Charles Edmondson was Eric’s first dance mentor. Eric studied with Charles from the age of 12 to about 21. It was Charles who introduced Eric to Modern Dance, Ballet, Dance Composition, Bella Lewitzky, and the possibilities of living the challenging and rewarding life of a dance artist.
Charles passed away in August 2013. Eric wrote the following letter/poem to read at a community memorial held in Los Angeles on 9/29/13. At the memorial (held in the last dance studio that Charles regularly taught at,) friends and family shared stories of their experiences with Charles, and then were led by senior students through Charles’ warm-up and an improvisation in his honor.
Note to Charles
Thank you for seeing me.
Thank you for guiding me, step by step, onto this path, that is still leading deeper and deeper into the world—into myself.
Thank you for the countless classes, stepping outside of time into a realm where I fully belong, where there is only this one moment, striving/reaching/lifting my core/turning/leaping/holding/casting out/recovering—and then only this next moment, striving/reaching/lifting my core—and then this one, and this one, and this one…and at the end of it all, exhausted and relieved to be done…Thank you for the 32 jumps in second position.
Thank you for your steady beating of that small drum, and that big belly…and my belly—all in time with the work at hand. For the elastic pulled around inner thighs—teaching the tactile science of leg rotation, for that wide smile, that bubbling laugh in the midst of such hard work, for those white jazz shoes with jeans.
Thank you for believing in me. For seeing in me what I couldn’t yet see. For opening and pushing me through this vast doorway into the modern dance that would become my life path. Thank you for walking that path before me, showing me the possibility of a life lived in love.
Thank you for walking also the gay path—for being a man loving men at a time when I didn’t know that was even possible, when “gay” was just a shameful insult hurled at me as I danced at school, when I had no other role models. Thank you for holding open the possibility that there was a place for me, as a man, loving who I am.
Thank you for years of classes at the Community school, ballet and modern, sometimes just you, me, Eric and Khefri in class, sometimes one of your old friends would drop in—throw on a unitard and join us, sometimes just me (especially on Friday afternoons) getting an unexpected private lesson of a full dance class with piano accompaniment—teaching me pirouettes, fouettes, jetes and all sorts of impossible tasks, then inviting in Shary, Rebecca, or whoever else was on hand to watch me attempt these tremendous feats before the end of class—my first solo performances—your faith in me like a magic elixir offering super powers for that brief time.
Thank you for that first, real modern dance performance, at some school auditorium, at night…and the weeks before, when I was let into the intimidating advanced modern class to learn my part—and got to enter on tall Tim’s shoulders, and there you were in clown makeup, shuffling in second position with balloons, and it was a magical world that I didn’t understand but knew this was where I wanted to live, and I got to change in the men’s dressing room, and wore tights and leotard for the first time and Eric Haun took me aside and explained what a dance belt was, and that was like my real Bar Mitzvah, my baptism into a sacred realm. I remember leaving the performance with a completeness inside me that has never left.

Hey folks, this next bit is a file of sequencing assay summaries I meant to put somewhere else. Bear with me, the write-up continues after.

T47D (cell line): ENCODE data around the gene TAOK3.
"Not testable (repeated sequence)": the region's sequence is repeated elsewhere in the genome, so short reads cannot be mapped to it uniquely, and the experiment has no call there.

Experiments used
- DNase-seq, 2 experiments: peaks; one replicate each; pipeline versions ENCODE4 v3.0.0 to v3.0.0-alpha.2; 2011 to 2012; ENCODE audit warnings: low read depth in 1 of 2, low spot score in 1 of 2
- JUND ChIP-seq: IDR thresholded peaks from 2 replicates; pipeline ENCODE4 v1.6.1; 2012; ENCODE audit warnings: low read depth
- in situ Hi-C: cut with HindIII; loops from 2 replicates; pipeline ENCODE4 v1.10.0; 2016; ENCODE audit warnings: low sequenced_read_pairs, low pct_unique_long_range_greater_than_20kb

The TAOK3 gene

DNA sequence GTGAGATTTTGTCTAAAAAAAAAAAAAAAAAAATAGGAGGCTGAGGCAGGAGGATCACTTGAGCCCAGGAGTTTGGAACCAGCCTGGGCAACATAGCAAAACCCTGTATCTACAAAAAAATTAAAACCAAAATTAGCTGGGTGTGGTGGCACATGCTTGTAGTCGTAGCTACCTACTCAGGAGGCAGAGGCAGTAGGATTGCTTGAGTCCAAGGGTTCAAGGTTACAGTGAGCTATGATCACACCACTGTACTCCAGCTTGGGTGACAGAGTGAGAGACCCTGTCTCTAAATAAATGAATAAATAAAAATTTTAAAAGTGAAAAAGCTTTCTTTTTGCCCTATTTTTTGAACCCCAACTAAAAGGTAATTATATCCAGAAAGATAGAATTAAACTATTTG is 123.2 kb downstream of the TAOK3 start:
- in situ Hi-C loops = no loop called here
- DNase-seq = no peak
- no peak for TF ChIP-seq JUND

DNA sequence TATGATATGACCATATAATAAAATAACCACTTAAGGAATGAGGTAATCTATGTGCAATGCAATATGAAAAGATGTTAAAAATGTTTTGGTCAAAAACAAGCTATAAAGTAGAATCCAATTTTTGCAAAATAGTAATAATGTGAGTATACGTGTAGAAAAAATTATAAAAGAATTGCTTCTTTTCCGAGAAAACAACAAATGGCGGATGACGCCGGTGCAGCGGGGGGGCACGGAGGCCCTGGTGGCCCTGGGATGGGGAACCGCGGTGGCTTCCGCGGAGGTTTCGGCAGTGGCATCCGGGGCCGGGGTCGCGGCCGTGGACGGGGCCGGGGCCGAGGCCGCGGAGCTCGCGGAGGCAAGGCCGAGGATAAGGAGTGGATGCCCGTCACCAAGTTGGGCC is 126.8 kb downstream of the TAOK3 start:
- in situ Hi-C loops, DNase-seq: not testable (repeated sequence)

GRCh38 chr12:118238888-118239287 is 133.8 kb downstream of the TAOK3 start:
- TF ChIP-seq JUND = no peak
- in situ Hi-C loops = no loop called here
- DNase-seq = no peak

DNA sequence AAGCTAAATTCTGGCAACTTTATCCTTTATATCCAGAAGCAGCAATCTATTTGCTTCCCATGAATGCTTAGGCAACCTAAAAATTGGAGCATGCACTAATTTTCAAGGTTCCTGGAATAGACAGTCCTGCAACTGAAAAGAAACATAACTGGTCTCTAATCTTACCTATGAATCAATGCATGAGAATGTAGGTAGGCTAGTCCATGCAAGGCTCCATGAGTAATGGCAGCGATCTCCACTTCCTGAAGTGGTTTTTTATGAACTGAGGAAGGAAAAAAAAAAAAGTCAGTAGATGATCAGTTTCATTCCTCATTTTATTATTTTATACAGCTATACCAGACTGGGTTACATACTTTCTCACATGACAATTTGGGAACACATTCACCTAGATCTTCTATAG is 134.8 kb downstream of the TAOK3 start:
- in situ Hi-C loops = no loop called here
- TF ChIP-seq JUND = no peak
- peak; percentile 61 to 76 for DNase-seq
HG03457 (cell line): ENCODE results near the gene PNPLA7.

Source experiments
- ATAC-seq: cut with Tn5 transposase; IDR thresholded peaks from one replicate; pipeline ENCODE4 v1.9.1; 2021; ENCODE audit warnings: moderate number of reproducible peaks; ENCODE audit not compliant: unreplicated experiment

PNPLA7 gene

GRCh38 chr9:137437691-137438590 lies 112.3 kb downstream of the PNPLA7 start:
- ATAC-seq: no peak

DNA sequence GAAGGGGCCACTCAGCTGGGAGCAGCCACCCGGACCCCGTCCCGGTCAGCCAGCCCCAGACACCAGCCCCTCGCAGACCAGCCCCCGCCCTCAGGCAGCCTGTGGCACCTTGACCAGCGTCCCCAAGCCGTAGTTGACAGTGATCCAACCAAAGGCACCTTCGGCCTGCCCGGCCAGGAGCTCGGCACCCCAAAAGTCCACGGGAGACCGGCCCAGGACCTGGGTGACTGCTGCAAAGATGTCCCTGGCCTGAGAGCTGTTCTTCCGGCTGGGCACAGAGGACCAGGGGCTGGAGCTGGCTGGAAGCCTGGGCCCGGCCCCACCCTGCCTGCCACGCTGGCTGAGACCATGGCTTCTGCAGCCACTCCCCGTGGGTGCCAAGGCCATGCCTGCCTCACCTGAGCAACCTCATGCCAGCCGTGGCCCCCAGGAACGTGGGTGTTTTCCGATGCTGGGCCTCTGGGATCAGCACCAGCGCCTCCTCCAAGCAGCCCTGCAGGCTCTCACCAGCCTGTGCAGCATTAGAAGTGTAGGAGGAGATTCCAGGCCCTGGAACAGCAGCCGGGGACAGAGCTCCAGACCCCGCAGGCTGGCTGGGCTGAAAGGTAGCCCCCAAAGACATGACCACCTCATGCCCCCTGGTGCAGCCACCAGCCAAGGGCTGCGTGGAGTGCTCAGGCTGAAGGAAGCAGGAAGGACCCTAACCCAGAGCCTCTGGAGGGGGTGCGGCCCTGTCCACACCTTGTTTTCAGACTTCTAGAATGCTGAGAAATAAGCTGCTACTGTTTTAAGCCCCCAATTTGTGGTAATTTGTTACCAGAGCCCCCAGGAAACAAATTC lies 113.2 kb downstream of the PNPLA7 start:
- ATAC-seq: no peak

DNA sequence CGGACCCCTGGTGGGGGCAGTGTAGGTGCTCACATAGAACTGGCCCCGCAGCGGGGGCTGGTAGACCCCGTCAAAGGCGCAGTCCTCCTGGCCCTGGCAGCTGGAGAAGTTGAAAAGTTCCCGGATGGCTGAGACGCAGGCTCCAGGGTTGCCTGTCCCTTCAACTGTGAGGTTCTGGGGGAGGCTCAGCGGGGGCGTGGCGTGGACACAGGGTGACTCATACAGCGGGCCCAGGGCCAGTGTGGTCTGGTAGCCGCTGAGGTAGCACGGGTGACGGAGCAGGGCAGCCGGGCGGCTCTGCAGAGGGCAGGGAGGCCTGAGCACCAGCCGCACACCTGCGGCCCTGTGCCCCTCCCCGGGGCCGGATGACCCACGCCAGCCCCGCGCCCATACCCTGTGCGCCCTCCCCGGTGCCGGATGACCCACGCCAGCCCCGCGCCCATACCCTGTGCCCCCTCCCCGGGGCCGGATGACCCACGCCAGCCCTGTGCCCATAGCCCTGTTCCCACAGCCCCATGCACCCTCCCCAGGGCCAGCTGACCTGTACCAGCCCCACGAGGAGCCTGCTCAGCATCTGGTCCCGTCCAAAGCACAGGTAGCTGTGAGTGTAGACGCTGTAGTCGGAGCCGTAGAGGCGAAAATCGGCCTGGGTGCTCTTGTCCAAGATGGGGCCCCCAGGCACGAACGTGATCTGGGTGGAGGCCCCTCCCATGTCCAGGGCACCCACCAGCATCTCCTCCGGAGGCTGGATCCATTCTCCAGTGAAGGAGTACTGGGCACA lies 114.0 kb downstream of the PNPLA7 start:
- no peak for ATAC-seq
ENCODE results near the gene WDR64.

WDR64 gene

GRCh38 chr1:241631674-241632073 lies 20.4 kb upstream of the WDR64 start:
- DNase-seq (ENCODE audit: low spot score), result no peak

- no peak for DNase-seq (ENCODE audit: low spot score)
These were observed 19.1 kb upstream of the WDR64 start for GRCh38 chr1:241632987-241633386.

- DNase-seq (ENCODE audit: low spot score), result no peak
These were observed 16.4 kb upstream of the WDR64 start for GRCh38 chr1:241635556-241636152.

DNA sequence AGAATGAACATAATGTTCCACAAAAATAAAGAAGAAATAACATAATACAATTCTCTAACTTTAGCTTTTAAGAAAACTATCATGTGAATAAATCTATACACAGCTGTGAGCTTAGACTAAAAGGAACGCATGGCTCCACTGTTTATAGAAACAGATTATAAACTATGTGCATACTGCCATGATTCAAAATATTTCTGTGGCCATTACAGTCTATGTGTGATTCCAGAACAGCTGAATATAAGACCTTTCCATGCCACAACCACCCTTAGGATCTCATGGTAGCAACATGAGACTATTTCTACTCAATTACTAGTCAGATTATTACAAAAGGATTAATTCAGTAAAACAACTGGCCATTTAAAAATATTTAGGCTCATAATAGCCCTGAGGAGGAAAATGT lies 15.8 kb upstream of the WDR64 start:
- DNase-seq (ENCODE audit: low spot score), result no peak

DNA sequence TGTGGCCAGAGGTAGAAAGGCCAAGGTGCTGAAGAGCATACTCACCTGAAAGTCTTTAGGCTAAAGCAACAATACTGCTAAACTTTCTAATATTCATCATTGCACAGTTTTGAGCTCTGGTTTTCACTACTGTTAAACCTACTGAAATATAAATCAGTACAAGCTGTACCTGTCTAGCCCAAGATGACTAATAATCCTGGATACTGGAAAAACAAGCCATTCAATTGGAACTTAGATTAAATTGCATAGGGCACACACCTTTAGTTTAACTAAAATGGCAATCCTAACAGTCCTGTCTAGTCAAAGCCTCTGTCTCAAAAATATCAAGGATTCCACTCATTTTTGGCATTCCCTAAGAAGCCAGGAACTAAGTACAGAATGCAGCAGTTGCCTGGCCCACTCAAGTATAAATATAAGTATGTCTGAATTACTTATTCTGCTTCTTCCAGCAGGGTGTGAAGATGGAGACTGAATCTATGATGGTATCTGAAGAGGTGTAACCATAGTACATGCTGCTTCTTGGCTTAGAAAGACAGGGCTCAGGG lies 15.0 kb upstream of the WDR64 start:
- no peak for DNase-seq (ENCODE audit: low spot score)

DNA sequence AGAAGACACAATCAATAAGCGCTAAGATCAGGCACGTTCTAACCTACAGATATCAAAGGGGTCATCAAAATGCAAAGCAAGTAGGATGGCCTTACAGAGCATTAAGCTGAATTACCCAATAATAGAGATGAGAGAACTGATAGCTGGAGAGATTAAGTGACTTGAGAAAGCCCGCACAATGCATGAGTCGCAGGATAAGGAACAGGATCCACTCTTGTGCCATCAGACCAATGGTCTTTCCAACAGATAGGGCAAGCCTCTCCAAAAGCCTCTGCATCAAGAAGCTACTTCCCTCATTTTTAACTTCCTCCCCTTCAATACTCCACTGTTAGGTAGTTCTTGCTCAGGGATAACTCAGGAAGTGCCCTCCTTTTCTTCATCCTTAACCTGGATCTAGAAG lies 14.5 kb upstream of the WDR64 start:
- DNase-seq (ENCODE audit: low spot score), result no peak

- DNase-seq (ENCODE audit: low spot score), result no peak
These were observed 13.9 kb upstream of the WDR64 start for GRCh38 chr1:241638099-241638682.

Thank you for all the choreography, and all the performances, in more rooms and auditoriums and dance studios than I can count—us in unitards, going into and out of the floor, over and over to the music of Shadowfax, and lifting Khefri onto my shoulders like a “real ballet pas de deux,” and reaching the point when I was able to at least attempt to keep up with choreography given to Wendy. Thank you for giving me something real to do as a teenager, something with power, far outside of the incessant worries at school and parties—a time every afternoon when I was really seen, and thus was able to catch glimpses of what lived inside me.
Thank you for the prodding to go see Bella, to audition for scholarships, to take the workshops—for the dreams of one day being in a company like that…and then for coming to see me when I was, rooting me on.
For being my first mentor. For laying the foundations that would become the solid structure of my career—for showing me the power of being a teacher. I use your insights, stories, and your unswerving commitment to hard work, to guide me and my students, as I teach year in and out.
Thank you for your steadiness—for teaching me through doing, for being a rock in the midst of this crazy, chaotic life. Thank you for letting me rely on the fact, that no matter what happened, where I was living, how low I had sunk, that I could always put on a unitard and come back to your class—and with that same drum, those same instructions, that beautiful and painful and simple and never mastered choreography, I could pull myself count by count back into life.
For the simplicity.
For the fierce discipline.
For the love.
Thank you Charles.
I carry you with me always.
–Eric Kupers, 9/29/13